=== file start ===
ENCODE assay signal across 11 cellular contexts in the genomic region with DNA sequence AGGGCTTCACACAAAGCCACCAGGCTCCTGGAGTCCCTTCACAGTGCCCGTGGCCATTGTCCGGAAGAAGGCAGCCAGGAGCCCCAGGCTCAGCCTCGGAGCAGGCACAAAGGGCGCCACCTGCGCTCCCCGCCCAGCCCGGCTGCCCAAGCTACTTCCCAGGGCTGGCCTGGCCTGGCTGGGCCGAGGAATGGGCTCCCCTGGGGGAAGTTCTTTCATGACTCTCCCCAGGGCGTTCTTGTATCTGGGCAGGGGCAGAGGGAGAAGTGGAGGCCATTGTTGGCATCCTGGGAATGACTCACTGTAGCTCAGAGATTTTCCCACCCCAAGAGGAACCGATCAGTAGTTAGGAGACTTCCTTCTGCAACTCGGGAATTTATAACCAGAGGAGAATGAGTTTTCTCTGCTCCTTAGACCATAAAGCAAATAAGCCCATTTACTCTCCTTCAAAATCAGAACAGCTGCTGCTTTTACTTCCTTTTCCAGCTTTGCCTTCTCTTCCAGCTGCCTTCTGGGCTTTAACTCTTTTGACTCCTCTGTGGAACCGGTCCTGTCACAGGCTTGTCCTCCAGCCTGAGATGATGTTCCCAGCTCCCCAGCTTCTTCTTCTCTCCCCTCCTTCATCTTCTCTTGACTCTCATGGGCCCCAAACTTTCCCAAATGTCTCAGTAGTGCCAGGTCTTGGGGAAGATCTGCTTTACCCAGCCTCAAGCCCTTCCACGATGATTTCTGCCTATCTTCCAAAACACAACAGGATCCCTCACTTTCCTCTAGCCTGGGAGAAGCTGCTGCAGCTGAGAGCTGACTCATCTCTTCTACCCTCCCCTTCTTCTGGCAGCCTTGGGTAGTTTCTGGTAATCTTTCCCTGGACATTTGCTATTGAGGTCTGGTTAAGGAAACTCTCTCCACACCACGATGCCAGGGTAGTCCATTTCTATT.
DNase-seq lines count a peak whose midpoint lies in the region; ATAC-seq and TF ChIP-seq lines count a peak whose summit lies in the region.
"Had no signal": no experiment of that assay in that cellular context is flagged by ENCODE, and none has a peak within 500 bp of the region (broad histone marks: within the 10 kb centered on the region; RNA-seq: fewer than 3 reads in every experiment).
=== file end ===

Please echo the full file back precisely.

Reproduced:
ENCODE assay signal across 11 cellular contexts in the genomic region with DNA sequence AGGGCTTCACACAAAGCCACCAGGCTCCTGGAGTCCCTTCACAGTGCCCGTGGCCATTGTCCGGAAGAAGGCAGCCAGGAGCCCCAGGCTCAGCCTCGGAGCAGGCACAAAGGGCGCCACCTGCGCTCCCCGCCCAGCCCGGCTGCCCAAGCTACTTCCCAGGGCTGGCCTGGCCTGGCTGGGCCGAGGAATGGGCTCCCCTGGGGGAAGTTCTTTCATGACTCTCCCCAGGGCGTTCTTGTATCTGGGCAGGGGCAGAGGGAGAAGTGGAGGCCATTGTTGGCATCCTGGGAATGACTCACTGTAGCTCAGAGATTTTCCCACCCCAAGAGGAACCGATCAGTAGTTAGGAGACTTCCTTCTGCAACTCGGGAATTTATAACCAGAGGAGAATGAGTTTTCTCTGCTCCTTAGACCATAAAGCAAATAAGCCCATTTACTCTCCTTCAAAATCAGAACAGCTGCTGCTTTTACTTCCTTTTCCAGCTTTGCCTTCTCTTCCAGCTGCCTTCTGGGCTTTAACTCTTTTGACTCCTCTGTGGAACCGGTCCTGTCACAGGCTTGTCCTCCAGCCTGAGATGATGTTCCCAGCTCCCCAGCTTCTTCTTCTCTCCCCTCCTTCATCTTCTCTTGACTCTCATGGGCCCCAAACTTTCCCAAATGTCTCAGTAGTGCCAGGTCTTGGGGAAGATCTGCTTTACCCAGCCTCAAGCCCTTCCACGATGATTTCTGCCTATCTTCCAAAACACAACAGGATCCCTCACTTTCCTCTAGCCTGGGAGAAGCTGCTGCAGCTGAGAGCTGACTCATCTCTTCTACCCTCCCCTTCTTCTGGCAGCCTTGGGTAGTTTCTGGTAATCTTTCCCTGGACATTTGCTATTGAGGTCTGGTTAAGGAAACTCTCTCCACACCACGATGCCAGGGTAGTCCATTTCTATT.
DNase-seq lines count a peak whose midpoint lies in the region; ATAC-seq and TF ChIP-seq lines count a peak whose summit lies in the region.
"Had no signal": no experiment of that assay in that cellular context is flagged by ENCODE, and none has a peak within 500 bp of the region (broad histone marks: within the 10 kb centered on the region; RNA-seq: fewer than 3 reads in every experiment).